November 30, 2010 | by Staff reports
Activist organizations praise ‘Don’t Ask’ report

Supporters of repealing “Don’t Ask, Don’t Tell” this week praised the Comprehensive Review Working Group Report on the military’s gay ban. Below is a roundup of reaction from various groups working for repeal.

Servicemembers Legal Defense Network called it “overwhelmingly positive and constructive.”

“The Pentagon validated what repeal advocates and social scientists have been saying about open service for over a decade,” wrote SLDN’s Aubrey Sarvis. “Still, some initial resistance may come from one or more of the service chiefs – the very leaders who will be charged with implementing this change. Those chiefs will need to salute and lead in bringing about this needed change. Fortunately, the chiefs have already made it clear they will do precisely that if Congress acts. Now, it’s up to the Senate to make repeal happen this year.”

Servicemembers United, another gay group, also praised the findings.

“This thorough and comprehensive report makes clear to lawmakers and the American people once and for all that the U.S. military is capable of handling the repeal of ‘Don’t Ask, Don’t Tell.’ The questions are now answered and the debate is now settled,” said Alexander Nicholson, executive director of Servicemembers United and a former U.S. Army Human Intelligence Collector who was discharged under “Don’t Ask, Don’t Tell.”

“It’s now up to the Senate to bring the defense authorization bill back to the floor, allow 10 to 20 amendments to be debated on each side, and get this bill passed,” he said. “We have the votes now if the process is fair.”

OutServe, a network of actively serving members of the U.S. Armed Forces, also released a statement.

“This report definitely answers the question of the impact of DADT repeal on the military. Specifically, knowing a soldier is gay has no negative impact on readiness,” said OutServe’s Jonathan Hopkins, former Army Captain and veteran of combat in Iraq and Afghanistan. “We’ve known this for a long time.”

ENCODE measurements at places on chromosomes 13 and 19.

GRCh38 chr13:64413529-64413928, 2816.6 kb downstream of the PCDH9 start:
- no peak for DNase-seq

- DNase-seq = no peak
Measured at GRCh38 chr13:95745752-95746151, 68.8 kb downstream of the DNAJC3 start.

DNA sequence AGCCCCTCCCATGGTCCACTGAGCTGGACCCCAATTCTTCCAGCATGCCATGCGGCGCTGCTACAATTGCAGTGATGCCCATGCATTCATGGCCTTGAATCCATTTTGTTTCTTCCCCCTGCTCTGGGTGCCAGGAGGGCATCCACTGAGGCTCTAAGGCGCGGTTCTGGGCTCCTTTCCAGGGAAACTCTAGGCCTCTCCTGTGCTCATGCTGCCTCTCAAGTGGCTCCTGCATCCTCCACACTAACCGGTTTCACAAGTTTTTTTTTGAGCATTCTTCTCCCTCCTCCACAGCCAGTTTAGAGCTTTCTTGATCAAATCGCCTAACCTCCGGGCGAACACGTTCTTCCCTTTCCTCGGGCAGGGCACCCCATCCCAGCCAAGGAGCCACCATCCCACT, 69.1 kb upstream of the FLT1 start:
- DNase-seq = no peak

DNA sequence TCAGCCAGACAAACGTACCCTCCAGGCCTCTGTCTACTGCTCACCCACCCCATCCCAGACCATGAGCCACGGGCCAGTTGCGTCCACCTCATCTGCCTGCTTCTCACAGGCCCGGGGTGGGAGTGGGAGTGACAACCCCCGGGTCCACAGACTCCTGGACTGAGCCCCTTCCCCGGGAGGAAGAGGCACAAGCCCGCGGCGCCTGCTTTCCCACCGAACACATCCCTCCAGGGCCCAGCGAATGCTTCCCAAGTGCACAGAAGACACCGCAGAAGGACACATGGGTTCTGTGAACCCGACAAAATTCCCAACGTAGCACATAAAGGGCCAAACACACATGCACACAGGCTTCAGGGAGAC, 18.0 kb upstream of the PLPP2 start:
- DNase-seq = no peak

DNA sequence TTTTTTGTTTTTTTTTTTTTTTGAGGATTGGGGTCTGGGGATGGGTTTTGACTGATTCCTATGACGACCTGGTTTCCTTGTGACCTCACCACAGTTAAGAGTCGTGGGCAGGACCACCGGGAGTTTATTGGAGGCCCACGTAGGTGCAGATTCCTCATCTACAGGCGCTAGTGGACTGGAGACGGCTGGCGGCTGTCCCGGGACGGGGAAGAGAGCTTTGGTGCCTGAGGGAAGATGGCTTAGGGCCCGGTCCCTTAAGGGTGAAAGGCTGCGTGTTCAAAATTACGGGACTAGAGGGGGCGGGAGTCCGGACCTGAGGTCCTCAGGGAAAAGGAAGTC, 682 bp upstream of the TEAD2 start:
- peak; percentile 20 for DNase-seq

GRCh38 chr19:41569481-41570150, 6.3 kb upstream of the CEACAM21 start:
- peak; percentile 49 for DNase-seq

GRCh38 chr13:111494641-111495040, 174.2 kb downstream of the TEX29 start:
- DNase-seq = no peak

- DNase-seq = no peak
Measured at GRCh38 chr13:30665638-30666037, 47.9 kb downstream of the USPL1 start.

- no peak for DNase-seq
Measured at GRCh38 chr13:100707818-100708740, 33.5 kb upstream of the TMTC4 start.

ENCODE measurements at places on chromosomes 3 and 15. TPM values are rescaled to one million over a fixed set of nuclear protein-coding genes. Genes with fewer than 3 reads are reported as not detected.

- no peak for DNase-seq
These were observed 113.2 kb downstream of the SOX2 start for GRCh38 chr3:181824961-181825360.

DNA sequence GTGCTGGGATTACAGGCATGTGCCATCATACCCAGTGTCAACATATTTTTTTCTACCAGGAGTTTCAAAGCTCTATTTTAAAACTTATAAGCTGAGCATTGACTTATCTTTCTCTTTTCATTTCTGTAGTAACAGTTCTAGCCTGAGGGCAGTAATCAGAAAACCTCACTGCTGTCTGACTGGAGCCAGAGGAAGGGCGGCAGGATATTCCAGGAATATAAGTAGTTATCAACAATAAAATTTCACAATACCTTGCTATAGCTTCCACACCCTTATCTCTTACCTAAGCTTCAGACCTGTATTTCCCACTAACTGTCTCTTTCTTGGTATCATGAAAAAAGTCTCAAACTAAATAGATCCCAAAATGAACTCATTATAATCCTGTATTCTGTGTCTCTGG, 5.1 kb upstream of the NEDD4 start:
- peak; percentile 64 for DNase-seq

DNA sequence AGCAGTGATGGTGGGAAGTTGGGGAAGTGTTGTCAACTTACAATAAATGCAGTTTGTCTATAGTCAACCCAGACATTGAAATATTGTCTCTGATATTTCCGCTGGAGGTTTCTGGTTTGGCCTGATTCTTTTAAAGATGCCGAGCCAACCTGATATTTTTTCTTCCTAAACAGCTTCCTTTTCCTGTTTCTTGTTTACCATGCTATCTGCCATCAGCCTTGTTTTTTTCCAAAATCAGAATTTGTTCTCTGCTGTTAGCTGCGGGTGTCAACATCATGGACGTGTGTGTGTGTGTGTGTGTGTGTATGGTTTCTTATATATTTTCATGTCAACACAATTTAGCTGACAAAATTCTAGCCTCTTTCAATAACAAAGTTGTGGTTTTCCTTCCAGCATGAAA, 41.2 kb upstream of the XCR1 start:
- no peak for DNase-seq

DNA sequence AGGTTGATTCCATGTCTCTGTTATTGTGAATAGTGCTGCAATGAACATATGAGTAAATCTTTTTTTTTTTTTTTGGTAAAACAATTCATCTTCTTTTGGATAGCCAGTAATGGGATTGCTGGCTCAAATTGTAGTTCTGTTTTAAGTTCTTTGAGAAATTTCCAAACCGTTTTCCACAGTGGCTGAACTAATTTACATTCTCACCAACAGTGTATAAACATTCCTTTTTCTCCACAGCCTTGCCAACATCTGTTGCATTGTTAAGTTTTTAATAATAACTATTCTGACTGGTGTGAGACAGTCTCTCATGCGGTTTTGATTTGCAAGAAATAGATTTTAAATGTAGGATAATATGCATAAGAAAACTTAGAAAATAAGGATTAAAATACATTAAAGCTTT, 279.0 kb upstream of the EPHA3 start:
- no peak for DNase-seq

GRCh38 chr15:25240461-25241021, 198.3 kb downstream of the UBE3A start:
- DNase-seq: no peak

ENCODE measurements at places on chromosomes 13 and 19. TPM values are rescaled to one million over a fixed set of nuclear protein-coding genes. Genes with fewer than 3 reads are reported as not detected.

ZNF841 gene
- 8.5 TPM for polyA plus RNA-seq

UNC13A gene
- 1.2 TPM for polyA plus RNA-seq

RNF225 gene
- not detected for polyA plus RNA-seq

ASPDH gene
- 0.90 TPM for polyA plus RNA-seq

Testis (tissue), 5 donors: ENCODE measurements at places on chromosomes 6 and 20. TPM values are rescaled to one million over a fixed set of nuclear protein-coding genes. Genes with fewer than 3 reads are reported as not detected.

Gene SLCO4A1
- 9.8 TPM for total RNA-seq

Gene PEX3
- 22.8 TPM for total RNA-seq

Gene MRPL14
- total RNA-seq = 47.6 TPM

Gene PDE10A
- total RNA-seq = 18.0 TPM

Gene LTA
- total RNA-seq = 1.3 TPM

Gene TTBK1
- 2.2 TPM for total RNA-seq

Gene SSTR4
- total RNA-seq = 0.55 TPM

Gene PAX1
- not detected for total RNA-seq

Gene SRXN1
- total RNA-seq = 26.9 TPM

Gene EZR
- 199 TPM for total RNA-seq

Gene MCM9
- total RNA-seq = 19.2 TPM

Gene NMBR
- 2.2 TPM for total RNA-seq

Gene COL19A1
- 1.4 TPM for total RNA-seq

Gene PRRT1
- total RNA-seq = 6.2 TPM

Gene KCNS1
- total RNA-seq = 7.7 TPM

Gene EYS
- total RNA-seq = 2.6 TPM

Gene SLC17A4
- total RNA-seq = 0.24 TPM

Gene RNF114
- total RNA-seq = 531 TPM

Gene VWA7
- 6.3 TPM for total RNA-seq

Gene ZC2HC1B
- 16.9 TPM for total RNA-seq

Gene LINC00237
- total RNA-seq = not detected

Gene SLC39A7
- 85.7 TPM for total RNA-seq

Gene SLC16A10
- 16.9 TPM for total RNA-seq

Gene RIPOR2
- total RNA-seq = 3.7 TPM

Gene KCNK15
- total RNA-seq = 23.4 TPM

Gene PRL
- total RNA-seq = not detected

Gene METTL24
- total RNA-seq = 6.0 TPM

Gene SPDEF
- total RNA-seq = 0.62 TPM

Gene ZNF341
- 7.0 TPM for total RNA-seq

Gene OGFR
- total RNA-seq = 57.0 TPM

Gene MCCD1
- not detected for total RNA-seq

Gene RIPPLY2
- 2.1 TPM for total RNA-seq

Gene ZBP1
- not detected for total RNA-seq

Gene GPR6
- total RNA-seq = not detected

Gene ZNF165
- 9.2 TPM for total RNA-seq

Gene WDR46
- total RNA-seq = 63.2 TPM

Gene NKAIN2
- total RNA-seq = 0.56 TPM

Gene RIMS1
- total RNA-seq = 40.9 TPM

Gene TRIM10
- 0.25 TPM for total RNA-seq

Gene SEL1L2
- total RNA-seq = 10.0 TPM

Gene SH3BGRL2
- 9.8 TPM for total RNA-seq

And the Palm Center issued a joint statement from 30 professors and scholars in response to the Pentagon’s Comprehensive Working Group Report on gays in the military:

“The debate about the evidence is now officially over” according to current and former academics at the Army War College, Naval Academy, West Point, Air Force Academy, Naval Post Graduate School, Naval War College, Air Command and Staff College and National Defense University as well as civilian universities including Harvard, Yale and Princeton. “The only remaining rationale for ‘Don’t Ask, Don’t Tell’ is prejudice.”

And from the Human Rights Campaign came this statement from President Joe Solmonese: “This issue has been studied for 50 years, including by the military itself, and the results from over 22 studies are uniform: open service does not harm effectiveness. The small handful of senators blocking repeal no longer have any fig leaves behind which to hide. The time for repeal is now.”

SLDN pointed out several key findings from the report, including:

• When asked about the actual experience of serving in a unit with a co-worker who they believed was gay or lesbian, 92 percent stated that the unit’s “ability to work together” was “very good,” “good” or “neither good nor poor.”

• When asked about how having a service member in their immediate unit who said he or she is gay would affect the unit’s ability to “work together to get the job done,” 70 percent of service members predicted it would have a positive, mixed, or no effect.

• When asked “in your career, have you ever worked in a unit with a co-worker that you believed to be homosexual,” 69 percent of service members reported that they had.

• In communications with gay and lesbian current and former service members, the report’s authors repeatedly heard a patriotic desire to serve and defend the nation, subject to the same rules as everyone else.

• The report’s authors are convinced that the U.S. military can do this, even during this time of war. They do not underestimate the challenges in implementing a change in the law, but neither should “we underestimate the ability of our extraordinarily dedicated Service men and women to adapt to such change and continue to provide our Nation with the military capability to accomplish any mission.”

• The report researchers found “the risk of repeal of ‘Don’t Ask, Don’t Tell’ to overall military effectiveness is low.”

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